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 ORIGINAL ARTICLE
Year : 2016  |  Volume : 12  |  Issue : 1  |  Page : 58-62

The usefulness of laparoscopic hernia repair in the management of incisional hernia following liver transplantation


1 Department of Liver Transplant and Hepatobiliary Surgery, King Faisal Specialist Hospital and Research Center, Riyadh, Saudi Arabia; Department of Hepato-Pancreato-Biliary Surgery and Liver Transplantation, National Liver Institute, University of Menoufiya, Menoufiya, Egypt
2 Department of Liver Transplant and Hepatobiliary Surgery, King Faisal Specialist Hospital and Research Center, Riyadh, Saudi Arabia; Department of General Surgery, University Of Alexandria, Faculty of Medicine, Menoufiya, Egypt
3 Department of Liver Transplant and Hepatobiliary Surgery, King Faisal Specialist Hospital and Research Center, Riyadh, Saudi Arabia

Correspondence Address:
Mohamed Rabei Abdelfattah
Department of Liver Transplantation and Hepatobiliary Surgery, MBC 72, King Faisal Specialist Hospital and Research Center, Riyadh - 11211, P.O box 3354. Kingdom of Saudi Arabia

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Source of Support: None, Conflict of Interest: None


DOI: 10.4103/0972-9941.152102

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Introduction: The reported incidence of incisional hernia following orthotopic liver transplantation (OLT) varies from 4% to 23%. Postoperative wound complications are less frequent after laparoscopic repair while maintaining low recurrence rates. We present our experience in managing this complication. Materials and Methods: Retrospectively, collected data of all patients who underwent liver transplant and developed incisional hernias were analyzed. Patients' demographic data, anthropometric data, transplantation-related data, and repair-related operative and postoperative data were collected. Risk factors for post-transplant incisional hernia were appraised in our patients. Patients were divided into two groups: Group A included patients who had their incisional hernia repaired through the laparoscopic approach, and Group B included patients who had their incisional hernia repaired through open conventional approach. Results: A total of 488 liver transplantations were performed at our institution between May 2001 and end of December 2012. Thirty-three patients developed incisional hernias after primary direct closure of the abdominal wall with an overall incidence of 6.9%. Hernia repair was done in 25 patients. Follow-up ranged from 6.4 to 106.1 months with a mean of 48.3 ± 28.3 months. All patients were living at the end of the follow up except four patients (16%). Group A included 13 patients, and Group B included 12 patients. The size of defects and operative time did not differ significantly between both the groups. On the other hand, hospital stay was significantly shorter in laparoscopic group. Complication rate following laparoscopic repair was insignificantly different for open repair. Conclusion: In experienced hands, laparoscopic incisional hernia repair in post-liver transplant setting proved to be a safe and feasible alternative to open approach and showed superior outcome expressed in shorter hospital stay, with low recurrence and complication rate.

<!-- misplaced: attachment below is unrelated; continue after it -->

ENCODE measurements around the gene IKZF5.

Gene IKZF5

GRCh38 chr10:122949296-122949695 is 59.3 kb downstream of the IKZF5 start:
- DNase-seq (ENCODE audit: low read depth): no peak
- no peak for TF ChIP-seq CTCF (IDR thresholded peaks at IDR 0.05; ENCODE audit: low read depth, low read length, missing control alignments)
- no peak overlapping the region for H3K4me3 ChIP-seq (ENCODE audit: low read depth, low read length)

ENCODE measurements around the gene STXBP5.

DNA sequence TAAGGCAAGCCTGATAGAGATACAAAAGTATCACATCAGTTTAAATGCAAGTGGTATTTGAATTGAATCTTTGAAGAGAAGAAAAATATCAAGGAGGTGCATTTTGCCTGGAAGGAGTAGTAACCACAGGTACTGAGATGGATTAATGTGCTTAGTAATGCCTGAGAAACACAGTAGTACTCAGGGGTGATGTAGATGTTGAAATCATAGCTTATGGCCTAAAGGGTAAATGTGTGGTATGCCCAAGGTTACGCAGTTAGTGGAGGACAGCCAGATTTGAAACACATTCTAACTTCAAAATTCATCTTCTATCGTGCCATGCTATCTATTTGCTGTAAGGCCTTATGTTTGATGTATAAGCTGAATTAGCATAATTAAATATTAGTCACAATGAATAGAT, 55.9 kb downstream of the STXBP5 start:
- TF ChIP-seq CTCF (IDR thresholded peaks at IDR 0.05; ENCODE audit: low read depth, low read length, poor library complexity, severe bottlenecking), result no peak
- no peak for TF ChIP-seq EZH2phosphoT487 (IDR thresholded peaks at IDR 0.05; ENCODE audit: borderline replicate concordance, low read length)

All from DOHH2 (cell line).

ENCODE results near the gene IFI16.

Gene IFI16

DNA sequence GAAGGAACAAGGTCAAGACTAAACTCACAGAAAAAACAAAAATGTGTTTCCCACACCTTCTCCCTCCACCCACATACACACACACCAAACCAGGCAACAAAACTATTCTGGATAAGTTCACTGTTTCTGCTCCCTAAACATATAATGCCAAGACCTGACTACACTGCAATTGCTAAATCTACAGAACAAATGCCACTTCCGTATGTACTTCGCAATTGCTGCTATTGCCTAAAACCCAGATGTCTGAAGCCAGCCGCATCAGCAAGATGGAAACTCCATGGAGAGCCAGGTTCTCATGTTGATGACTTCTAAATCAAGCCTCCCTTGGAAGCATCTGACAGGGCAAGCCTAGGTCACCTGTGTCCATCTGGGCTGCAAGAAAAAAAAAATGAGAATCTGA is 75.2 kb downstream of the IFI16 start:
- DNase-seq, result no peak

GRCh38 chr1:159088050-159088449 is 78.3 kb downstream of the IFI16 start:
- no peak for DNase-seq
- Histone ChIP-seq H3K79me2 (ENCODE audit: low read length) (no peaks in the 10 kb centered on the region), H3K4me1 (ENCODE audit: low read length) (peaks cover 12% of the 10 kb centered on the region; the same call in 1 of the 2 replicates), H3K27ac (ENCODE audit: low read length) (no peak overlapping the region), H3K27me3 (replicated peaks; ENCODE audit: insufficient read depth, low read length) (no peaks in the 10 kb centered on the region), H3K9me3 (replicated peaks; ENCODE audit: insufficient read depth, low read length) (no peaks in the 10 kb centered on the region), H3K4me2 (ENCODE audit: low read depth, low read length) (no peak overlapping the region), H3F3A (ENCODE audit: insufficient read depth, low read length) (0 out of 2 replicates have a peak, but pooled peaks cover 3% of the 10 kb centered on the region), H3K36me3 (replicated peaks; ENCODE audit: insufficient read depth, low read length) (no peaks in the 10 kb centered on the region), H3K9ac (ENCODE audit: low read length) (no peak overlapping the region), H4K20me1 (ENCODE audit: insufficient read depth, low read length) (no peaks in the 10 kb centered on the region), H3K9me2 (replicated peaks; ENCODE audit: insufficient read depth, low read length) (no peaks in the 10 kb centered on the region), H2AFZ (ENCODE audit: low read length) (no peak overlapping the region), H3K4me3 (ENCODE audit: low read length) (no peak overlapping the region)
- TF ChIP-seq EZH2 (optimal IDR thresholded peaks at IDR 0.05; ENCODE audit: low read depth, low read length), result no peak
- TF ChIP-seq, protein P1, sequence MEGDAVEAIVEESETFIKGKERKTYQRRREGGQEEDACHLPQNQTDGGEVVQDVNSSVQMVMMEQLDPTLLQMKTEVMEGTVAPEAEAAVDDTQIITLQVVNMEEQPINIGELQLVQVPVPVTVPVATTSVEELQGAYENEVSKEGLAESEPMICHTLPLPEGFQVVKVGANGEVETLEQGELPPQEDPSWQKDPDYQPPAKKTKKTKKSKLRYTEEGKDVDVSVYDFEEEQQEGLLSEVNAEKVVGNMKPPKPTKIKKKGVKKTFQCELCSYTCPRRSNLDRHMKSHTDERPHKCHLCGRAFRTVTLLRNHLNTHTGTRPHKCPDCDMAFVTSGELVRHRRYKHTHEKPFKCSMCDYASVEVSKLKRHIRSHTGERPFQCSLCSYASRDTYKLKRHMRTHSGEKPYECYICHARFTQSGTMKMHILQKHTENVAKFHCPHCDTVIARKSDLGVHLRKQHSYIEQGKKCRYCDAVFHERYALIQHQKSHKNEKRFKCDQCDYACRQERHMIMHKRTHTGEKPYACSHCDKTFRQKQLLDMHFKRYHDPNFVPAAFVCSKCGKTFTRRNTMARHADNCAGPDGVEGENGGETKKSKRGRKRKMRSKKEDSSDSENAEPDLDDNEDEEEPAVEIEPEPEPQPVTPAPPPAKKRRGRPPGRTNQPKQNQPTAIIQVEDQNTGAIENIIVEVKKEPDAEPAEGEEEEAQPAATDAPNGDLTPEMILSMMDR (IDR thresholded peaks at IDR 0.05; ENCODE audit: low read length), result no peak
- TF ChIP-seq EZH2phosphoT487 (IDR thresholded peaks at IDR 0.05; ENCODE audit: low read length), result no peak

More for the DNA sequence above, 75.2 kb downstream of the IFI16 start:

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2004 Journal of Minimal Access Surgery
Published by Wolters Kluwer - Medknow
Online since 15th August '04